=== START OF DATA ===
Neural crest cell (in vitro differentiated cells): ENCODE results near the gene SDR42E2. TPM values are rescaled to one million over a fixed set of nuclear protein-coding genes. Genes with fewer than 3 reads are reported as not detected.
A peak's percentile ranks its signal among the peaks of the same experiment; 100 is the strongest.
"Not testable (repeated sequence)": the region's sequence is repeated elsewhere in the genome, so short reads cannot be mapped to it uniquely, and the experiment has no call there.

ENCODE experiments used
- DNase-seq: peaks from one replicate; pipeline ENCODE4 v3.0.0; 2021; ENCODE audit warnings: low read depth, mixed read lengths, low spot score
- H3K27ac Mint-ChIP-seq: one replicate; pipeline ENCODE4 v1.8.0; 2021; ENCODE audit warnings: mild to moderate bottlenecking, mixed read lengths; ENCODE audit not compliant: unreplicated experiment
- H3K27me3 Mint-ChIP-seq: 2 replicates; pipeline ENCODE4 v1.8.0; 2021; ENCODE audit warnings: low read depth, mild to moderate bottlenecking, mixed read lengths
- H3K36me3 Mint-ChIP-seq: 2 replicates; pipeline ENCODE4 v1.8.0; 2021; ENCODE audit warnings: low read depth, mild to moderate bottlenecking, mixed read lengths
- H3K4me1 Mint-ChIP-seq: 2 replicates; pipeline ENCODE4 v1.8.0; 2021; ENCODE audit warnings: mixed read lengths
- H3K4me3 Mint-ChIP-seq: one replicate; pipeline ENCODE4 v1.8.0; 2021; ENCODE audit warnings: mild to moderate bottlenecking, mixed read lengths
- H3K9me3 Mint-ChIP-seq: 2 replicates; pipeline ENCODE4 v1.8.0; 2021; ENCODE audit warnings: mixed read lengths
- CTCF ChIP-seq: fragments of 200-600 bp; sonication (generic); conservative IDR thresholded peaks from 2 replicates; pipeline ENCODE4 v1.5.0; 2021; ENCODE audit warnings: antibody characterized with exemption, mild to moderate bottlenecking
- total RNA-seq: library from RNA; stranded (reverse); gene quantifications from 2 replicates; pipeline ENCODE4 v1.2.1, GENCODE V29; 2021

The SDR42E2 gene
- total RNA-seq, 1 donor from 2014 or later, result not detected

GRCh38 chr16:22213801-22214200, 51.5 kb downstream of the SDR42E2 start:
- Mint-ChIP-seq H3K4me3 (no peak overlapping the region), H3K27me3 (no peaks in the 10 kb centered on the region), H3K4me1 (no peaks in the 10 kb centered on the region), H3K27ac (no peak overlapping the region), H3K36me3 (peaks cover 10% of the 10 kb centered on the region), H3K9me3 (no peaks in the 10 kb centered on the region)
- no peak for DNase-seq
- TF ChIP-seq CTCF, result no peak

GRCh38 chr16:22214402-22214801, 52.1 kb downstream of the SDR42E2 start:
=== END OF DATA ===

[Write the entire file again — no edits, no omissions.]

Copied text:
Neural crest cell (in vitro differentiated cells): ENCODE results near the gene SDR42E2. TPM values are rescaled to one million over a fixed set of nuclear protein-coding genes. Genes with fewer than 3 reads are reported as not detected.
A peak's percentile ranks its signal among the peaks of the same experiment; 100 is the strongest.
"Not testable (repeated sequence)": the region's sequence is repeated elsewhere in the genome, so short reads cannot be mapped to it uniquely, and the experiment has no call there.

ENCODE experiments used
- DNase-seq: peaks from one replicate; pipeline ENCODE4 v3.0.0; 2021; ENCODE audit warnings: low read depth, mixed read lengths, low spot score
- H3K27ac Mint-ChIP-seq: one replicate; pipeline ENCODE4 v1.8.0; 2021; ENCODE audit warnings: mild to moderate bottlenecking, mixed read lengths; ENCODE audit not compliant: unreplicated experiment
- H3K27me3 Mint-ChIP-seq: 2 replicates; pipeline ENCODE4 v1.8.0; 2021; ENCODE audit warnings: low read depth, mild to moderate bottlenecking, mixed read lengths
- H3K36me3 Mint-ChIP-seq: 2 replicates; pipeline ENCODE4 v1.8.0; 2021; ENCODE audit warnings: low read depth, mild to moderate bottlenecking, mixed read lengths
- H3K4me1 Mint-ChIP-seq: 2 replicates; pipeline ENCODE4 v1.8.0; 2021; ENCODE audit warnings: mixed read lengths
- H3K4me3 Mint-ChIP-seq: one replicate; pipeline ENCODE4 v1.8.0; 2021; ENCODE audit warnings: mild to moderate bottlenecking, mixed read lengths
- H3K9me3 Mint-ChIP-seq: 2 replicates; pipeline ENCODE4 v1.8.0; 2021; ENCODE audit warnings: mixed read lengths
- CTCF ChIP-seq: fragments of 200-600 bp; sonication (generic); conservative IDR thresholded peaks from 2 replicates; pipeline ENCODE4 v1.5.0; 2021; ENCODE audit warnings: antibody characterized with exemption, mild to moderate bottlenecking
- total RNA-seq: library from RNA; stranded (reverse); gene quantifications from 2 replicates; pipeline ENCODE4 v1.2.1, GENCODE V29; 2021

The SDR42E2 gene
- total RNA-seq, 1 donor from 2014 or later, result not detected

GRCh38 chr16:22213801-22214200, 51.5 kb downstream of the SDR42E2 start:
- Mint-ChIP-seq H3K4me3 (no peak overlapping the region), H3K27me3 (no peaks in the 10 kb centered on the region), H3K4me1 (no peaks in the 10 kb centered on the region), H3K27ac (no peak overlapping the region), H3K36me3 (peaks cover 10% of the 10 kb centered on the region), H3K9me3 (no peaks in the 10 kb centered on the region)
- no peak for DNase-seq
- TF ChIP-seq CTCF, result no peak

GRCh38 chr16:22214402-22214801, 52.1 kb downstream of the SDR42E2 start: